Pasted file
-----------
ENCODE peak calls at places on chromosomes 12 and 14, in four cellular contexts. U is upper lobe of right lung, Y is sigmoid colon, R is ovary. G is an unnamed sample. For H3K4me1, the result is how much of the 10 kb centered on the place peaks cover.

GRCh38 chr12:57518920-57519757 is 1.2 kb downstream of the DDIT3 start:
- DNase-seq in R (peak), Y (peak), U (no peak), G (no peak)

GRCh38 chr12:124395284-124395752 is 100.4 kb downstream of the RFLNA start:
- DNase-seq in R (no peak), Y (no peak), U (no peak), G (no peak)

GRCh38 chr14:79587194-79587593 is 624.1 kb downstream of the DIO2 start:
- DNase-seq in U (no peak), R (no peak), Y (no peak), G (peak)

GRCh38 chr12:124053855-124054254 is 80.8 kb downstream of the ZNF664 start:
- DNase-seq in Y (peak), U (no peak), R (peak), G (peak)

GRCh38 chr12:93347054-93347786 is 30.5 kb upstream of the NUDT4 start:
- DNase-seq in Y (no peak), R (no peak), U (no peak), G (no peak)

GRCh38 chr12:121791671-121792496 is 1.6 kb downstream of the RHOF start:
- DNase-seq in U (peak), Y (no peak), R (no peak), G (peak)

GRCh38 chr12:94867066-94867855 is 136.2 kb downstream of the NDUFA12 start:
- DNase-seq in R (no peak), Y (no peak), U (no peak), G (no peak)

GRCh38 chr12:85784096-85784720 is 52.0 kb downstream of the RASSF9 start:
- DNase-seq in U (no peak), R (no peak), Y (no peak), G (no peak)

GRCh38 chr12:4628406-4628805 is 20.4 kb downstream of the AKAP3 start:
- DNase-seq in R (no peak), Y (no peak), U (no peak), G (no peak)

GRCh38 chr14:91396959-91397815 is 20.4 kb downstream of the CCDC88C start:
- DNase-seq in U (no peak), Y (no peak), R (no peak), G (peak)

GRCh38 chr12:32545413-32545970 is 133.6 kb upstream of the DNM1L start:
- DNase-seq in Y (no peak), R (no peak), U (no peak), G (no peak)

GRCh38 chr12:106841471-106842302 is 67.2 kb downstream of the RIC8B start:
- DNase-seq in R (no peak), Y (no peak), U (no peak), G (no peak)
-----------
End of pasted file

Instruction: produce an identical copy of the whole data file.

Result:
ENCODE peak calls at places on chromosomes 12 and 14, in four cellular contexts. U is upper lobe of right lung, Y is sigmoid colon, R is ovary. G is an unnamed sample. For H3K4me1, the result is how much of the 10 kb centered on the place peaks cover.

GRCh38 chr12:57518920-57519757 is 1.2 kb downstream of the DDIT3 start:
- DNase-seq in R (peak), Y (peak), U (no peak), G (no peak)

GRCh38 chr12:124395284-124395752 is 100.4 kb downstream of the RFLNA start:
- DNase-seq in R (no peak), Y (no peak), U (no peak), G (no peak)

GRCh38 chr14:79587194-79587593 is 624.1 kb downstream of the DIO2 start:
- DNase-seq in U (no peak), R (no peak), Y (no peak), G (peak)

GRCh38 chr12:124053855-124054254 is 80.8 kb downstream of the ZNF664 start:
- DNase-seq in Y (peak), U (no peak), R (peak), G (peak)

GRCh38 chr12:93347054-93347786 is 30.5 kb upstream of the NUDT4 start:
- DNase-seq in Y (no peak), R (no peak), U (no peak), G (no peak)

GRCh38 chr12:121791671-121792496 is 1.6 kb downstream of the RHOF start:
- DNase-seq in U (peak), Y (no peak), R (no peak), G (peak)

GRCh38 chr12:94867066-94867855 is 136.2 kb downstream of the NDUFA12 start:
- DNase-seq in R (no peak), Y (no peak), U (no peak), G (no peak)

GRCh38 chr12:85784096-85784720 is 52.0 kb downstream of the RASSF9 start:
- DNase-seq in U (no peak), R (no peak), Y (no peak), G (no peak)

GRCh38 chr12:4628406-4628805 is 20.4 kb downstream of the AKAP3 start:
- DNase-seq in R (no peak), Y (no peak), U (no peak), G (no peak)

GRCh38 chr14:91396959-91397815 is 20.4 kb downstream of the CCDC88C start:
- DNase-seq in U (no peak), Y (no peak), R (no peak), G (peak)

GRCh38 chr12:32545413-32545970 is 133.6 kb upstream of the DNM1L start:
- DNase-seq in Y (no peak), R (no peak), U (no peak), G (no peak)

GRCh38 chr12:106841471-106842302 is 67.2 kb downstream of the RIC8B start:
- DNase-seq in R (no peak), Y (no peak), U (no peak), G (no peak)